Book review| small great things
I’ve read quite a number of books by Jodi Picoult. I think the first one I read and reviewed here was Nineteen Minutes. A lot of people think most of her work is overly dramatic and preachy, but for me the most important thing about a book is it’s ability to hold my attention, transport me to a temporary reality and make me wish I could go back there after the book ends and Picoult does that every single time.
Ruth Jefferson is a labor and delivery nurse at a Connecticut hospital with more than twenty years’ experience. During her shift, Ruth begins a routine checkup on a newborn, only to be told a few minutes later that she’s been reassigned to another patient. The parents are white supremacists and don’t want Ruth, who is African American, to touch their child. The hospital complies with their request, but the next day, the baby goes into cardiac distress while Ruth is alone in the nursery. Does she obey orders or does she intervene?
Ruth hesitates before performing CPR and, as a result, is charged with a serious crime. Kennedy McQuarrie, a white public defender, takes her case but gives unexpected advice: Kennedy insists that mentioning race in the courtroom is not a winning strategy. Conflicted by Kennedy’s counsel, Ruth tries to keep life as normal as possible for her family—especially her teenage son—as the case becomes a media sensation. As the trial moves forward, Ruth and Kennedy must gain each other’s trust, and come to see that what they’ve been taught their whole lives about others—and themselves—might be wrong.
This book is particularly important because its a white woman addressing race issues in America. It will be particularly enlightening for other white people, but I think it’s certainly a riveting story. I can’t imagine writing courtroom scenes and making them come alive is easy, but Picoult does that with seeming ease. She has also created a fascinating exploration of the mind of a white supremacist, as the book is written from the perspectives of Ruth, her white lawyer Kennedy and Turk, the baby’s white supremacist’s father. At times, his POV is so disturbing; it’s quite uncomfortable to believe that people who think this way exist.
The issue of race in America may appear to be over-flogged in books and movies, but it is one we probably will keep having to discuss and actively educate people about. This book interrupted my life and I couldn’t stop reading until I knew how the story ended. It is so well written and the amount of research that has obviously gone into creating it is commendable.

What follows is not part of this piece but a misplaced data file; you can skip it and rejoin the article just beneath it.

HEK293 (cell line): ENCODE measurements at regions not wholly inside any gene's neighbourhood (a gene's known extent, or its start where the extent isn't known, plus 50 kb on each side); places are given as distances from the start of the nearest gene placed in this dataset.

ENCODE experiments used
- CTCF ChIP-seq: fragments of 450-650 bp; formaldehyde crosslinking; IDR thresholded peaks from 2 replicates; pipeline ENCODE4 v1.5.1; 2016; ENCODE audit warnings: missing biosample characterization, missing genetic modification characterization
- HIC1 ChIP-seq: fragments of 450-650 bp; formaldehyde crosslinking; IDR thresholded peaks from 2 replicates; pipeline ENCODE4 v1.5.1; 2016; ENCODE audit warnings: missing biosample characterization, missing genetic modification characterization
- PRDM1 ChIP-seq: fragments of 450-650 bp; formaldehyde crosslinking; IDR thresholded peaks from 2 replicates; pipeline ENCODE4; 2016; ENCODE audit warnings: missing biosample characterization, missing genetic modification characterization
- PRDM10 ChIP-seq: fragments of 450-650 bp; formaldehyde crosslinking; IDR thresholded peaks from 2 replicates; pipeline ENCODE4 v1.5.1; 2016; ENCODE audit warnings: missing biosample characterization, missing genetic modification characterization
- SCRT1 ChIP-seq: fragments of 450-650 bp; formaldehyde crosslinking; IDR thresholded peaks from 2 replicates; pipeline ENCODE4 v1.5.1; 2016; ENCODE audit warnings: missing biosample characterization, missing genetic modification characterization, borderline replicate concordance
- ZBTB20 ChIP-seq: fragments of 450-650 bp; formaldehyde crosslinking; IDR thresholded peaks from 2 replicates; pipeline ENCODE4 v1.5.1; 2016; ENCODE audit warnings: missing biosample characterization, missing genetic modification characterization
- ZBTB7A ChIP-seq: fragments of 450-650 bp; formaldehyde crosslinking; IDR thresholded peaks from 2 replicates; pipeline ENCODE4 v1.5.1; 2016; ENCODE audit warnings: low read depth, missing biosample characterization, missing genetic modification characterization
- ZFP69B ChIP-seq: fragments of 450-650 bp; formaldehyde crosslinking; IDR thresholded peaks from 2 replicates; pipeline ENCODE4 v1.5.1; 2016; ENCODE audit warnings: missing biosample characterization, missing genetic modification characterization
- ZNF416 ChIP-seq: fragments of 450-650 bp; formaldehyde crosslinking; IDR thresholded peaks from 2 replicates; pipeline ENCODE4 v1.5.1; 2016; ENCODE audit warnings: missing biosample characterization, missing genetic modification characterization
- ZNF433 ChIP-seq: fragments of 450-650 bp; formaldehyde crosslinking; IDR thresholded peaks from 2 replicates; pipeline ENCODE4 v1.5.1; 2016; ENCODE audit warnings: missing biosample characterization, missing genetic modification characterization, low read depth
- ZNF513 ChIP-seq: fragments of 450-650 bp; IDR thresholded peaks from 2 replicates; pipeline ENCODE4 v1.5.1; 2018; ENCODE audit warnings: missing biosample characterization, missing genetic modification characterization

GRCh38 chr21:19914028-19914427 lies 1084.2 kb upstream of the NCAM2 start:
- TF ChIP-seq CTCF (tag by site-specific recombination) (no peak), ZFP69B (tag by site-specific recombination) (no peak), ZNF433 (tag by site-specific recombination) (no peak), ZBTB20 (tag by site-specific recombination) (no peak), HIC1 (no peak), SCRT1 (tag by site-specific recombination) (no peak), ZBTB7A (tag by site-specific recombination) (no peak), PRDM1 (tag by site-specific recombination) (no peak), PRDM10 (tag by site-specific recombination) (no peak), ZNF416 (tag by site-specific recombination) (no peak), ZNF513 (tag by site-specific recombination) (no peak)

It just goes to show you: every baby is born beautiful. It’s what we project on them that makes them ugly.
White people don’t mean half the offensive things that come out of their mouths, and so I try not to let myself get rubbed the wrong way.
Corrine is one of those people for whom life is just the space between crises.
This is what it feels like to beat someone up: like a rubber band stretched so tight it aches, and starts to shake. And then when you throw that punch, when you let go of the elastic, the snap is electric. You’re on fire and you didn’t even realize you were combustible.
There’s nothing worse than leaving a hospital without the baby you went in to have.
What no one told me about grief is how lonely it is. No matter who else is mourning, you’re in your own little cell. Even when people try to comfort you, you’re aware that now there is a barrier between you and them, made of the horrible thing that happened, that keeps you isolated.
I knew that sometimes when people spoke, it wasn’t because they had something important to say. It was because they had a powerful need for someone to listen.
“Did you know that in The Lion King, the hyenas-the bad guys- all speak either in black or Latino slang? And that the little cubs are told not to go where the hyenas live?
During clinical rotations at the hospital, teachers praised my expertise. But when the day was over, I’d walk into a convenience store to buy a Coke and the owner would follow me around to make sure I didn’t shoplift.
The loneliest creature on earth is a whale that has spent more than twenty years calling out for a mate, I read, but whose voice is so different from those of other whales that none of them ever responded.
If the past few months have taught me anything, it’s that friendship is a smoke screen. The people you think are solid turn out to be mirrors and light; and then you look down and realize that there are others you took for granted, those who are your foundation.
Freedom is the fragile neck of a daffodil, after the longest of winters. It’s the sound of your voice without anyone drowning you out. It’s having the grace to say yes and more important, the right to say no.
I’ve seen that it’s getting made into a movie with Viola Davis and Julia Roberts and I’m excited for that! As much as they’re never the same, I love movie adaptations of books.
My Rating: 5 stars.
Have you read small great things? How do feel about Jodi Picoult? I’d like to know!